to get rid of it, please follow instructions CAREFULLY)

    1. open your trash can and drag and drop that offending file to your desktop
    2. open Script Editor (in /Applications/Applescript) and copy and paste the code you see below
    3. click on Run, key in your admin password (warning, password entered in the clear) and select the offending file

    Code:
    property UserPW : null
    
    on run
    	getUserPW()
    	set eachFile to choose file with prompt "Hard delete which file?"
    	eraseThisFile(eachFile)
    	say "File erased." using "Bruce"
    end run
    
    on eraseThisFile(thisFile)
    	set filePath to quoted form of POSIX path of thisFile
    	try
    		do shell script "rm -rf " & filePath password UserPW with administrator privileges
    	on error theError
    		display dialog theError
    	end try
    end eraseThisFile
    
    on getUserPW()
    	if UserPW = null then
    		display dialog "Password (Warning - will be entered in the clear!):" default answer ""
    		set UserPW to text returned of result
    	end if
    end getUserPW
    
    p/s if you save the script as an app, the good thing is that you can run it like an application in future, and your password need only be entered on first run.
     
    #34 polar_bear, Jan 13, 2006
    Last edited: Jan 13, 2006
  15. native_kim

    native_kim Member

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    Re: deleting files

    Thanks polar_bear! Finally got rid of the file.

    Cheers!
     
  16. jepaz

    jepaz Active Member

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    Re: deleting files

    The script is very helpful indeed.
     
  17. farankoshan

    farankoshan Member

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    Uninstalling Applications

    Sorry if this sounds like a dumb question, but I'm sure a lot of us can use some answers:

    Is the basic rule of thumb about uninstalling applications on OSX just about dragging a program's folder (located in the Applications folder) to the trash?

    I've been told this, but I'm not sure if this works like a charm.

    You see, with PCs, most (if not all) programs come bundled with an uninstaller that you can access from the start menu.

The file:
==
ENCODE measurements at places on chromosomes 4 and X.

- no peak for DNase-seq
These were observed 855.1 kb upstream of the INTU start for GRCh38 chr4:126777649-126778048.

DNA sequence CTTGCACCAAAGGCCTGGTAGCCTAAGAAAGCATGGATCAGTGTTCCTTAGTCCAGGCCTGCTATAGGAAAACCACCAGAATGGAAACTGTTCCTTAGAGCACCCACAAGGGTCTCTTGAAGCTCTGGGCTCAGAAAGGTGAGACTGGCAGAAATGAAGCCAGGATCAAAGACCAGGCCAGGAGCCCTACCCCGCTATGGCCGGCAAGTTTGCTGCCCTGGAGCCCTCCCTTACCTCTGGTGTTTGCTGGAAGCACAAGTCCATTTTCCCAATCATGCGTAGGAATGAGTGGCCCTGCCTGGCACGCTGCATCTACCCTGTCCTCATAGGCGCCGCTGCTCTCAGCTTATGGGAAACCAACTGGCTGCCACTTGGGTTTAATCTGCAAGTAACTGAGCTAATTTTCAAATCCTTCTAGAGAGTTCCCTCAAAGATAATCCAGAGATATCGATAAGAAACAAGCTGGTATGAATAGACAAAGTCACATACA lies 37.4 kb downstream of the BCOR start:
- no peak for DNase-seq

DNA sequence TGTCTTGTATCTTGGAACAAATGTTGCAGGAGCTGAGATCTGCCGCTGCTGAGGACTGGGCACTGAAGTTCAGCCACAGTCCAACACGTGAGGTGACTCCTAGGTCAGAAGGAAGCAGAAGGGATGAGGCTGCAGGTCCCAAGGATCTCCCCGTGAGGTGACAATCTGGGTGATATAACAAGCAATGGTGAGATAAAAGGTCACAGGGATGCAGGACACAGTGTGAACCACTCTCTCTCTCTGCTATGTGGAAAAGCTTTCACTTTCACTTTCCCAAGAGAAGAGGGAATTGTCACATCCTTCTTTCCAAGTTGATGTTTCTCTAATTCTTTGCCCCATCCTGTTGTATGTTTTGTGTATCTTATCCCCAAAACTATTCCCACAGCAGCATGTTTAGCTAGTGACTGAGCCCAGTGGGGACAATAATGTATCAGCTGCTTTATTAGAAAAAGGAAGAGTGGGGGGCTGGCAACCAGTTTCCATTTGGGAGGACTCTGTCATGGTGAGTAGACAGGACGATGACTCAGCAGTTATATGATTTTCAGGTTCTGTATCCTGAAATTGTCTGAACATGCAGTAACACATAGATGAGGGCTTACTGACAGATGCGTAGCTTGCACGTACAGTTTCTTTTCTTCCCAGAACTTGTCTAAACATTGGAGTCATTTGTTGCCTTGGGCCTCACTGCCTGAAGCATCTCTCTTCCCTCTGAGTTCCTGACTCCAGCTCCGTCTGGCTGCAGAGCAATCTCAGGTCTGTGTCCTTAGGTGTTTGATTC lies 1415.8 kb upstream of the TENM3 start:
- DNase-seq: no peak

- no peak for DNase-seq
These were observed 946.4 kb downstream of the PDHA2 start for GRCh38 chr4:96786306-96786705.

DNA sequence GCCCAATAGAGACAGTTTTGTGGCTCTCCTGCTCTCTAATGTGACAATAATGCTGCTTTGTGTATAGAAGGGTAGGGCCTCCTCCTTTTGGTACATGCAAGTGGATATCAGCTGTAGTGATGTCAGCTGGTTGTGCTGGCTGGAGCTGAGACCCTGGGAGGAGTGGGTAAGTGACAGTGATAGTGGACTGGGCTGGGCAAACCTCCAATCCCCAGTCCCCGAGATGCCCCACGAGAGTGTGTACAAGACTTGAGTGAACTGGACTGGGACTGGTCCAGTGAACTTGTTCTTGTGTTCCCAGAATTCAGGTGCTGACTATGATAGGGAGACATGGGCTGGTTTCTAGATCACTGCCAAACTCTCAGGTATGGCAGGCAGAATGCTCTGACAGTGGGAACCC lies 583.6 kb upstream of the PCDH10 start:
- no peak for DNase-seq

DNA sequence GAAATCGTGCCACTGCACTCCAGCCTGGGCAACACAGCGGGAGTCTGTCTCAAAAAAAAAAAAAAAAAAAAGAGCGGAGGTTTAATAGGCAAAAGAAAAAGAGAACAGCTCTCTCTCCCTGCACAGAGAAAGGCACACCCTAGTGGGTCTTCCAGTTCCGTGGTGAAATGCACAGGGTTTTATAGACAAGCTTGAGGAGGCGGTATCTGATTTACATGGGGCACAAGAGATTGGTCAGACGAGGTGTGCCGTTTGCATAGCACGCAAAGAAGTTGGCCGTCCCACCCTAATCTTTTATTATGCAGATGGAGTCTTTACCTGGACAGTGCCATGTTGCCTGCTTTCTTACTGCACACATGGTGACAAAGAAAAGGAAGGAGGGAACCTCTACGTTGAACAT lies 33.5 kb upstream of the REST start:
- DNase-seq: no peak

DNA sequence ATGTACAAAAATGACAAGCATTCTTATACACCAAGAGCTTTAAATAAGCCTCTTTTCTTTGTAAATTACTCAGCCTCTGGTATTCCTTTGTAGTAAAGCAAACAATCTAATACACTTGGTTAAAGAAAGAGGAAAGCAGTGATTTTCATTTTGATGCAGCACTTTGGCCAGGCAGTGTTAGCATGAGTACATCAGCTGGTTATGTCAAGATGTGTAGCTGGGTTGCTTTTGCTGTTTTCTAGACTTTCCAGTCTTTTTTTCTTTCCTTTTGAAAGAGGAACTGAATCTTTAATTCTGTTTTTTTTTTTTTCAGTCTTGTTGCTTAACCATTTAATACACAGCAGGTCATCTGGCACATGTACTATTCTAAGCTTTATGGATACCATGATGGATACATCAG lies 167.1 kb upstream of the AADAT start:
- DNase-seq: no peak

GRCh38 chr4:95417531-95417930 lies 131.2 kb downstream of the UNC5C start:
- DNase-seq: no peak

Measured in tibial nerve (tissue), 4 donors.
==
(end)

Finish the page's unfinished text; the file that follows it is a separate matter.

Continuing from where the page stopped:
With macs, maybe 1 in a million programs actually have uninstallers, otherwise, you're just advised to "trash" the program's main folder. But aren't there any loose files floating around? (or not in mac programs?)
    I find it hard to believe that one would have to do a complete reinstall of OSX and iLife just to remove those "little bits"...

    Eg. Adobe Photoshop 7.0
    - if you simply drag the Adobe Photoshop folder to the trash, an Adobe folder called "Adobe" still remains in the Library folder at the same root level in the folder Application Support. It contains some registration/web files. According to some muggers, you are to trash anything that is identifyable as being directly related to the application being tossed, but how do you know if it is or isn't? You may not make the right choice all the time...
    - Shouldn't we also be careful not to toss items that other apps might share? (using suffixes like .cfm, .dyld, or .lib) If in doubt, don't toss...but that can't possibly be the logical route to take with every application. Plus, if we're supposed to do the same in our home directory with "directly related" files, won't the same confusion be present. One can still miss items... I'm not even sure how many other folders remain elsewhere.
    - say an error happens and I wanna reinstall Photoshop...won't having some elements still in my mac mean complications for a reinstall?

    Bottom line: What does one do to successfully remove a program from your computer, without reformatting the whole mac?
     
    #37 farankoshan, Mar 16, 2006
    Last edited: Mar 16, 2006
  18. Dave_D

    Dave_D Active Member

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    Re: Uninstalling Applications

    If your really wanna be OC about it...

    Drag the app to the trash.

    Do a spotlight search on the app and you'll find all the itty bitty pieces of it. Select em all and put em in the trash.

    I've been using the same setup since my first mac and doing transfer mode on it every time I upgrade and 6 Macs later.. it's still a-ok!

    I did have to do an archive and install once, but later to find out I could've avoided it.
     
  19. paparazzi

    paparazzi Well-Known Member

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    Re: Uninstalling Applications

    If you want the no-brainer approach, use App Zapper. Google it for the URL
     
  20. farankoshan

    farankoshan Member

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    Re: Uninstalling Applications

    freeware? is it a foolproof way to "zap" apps?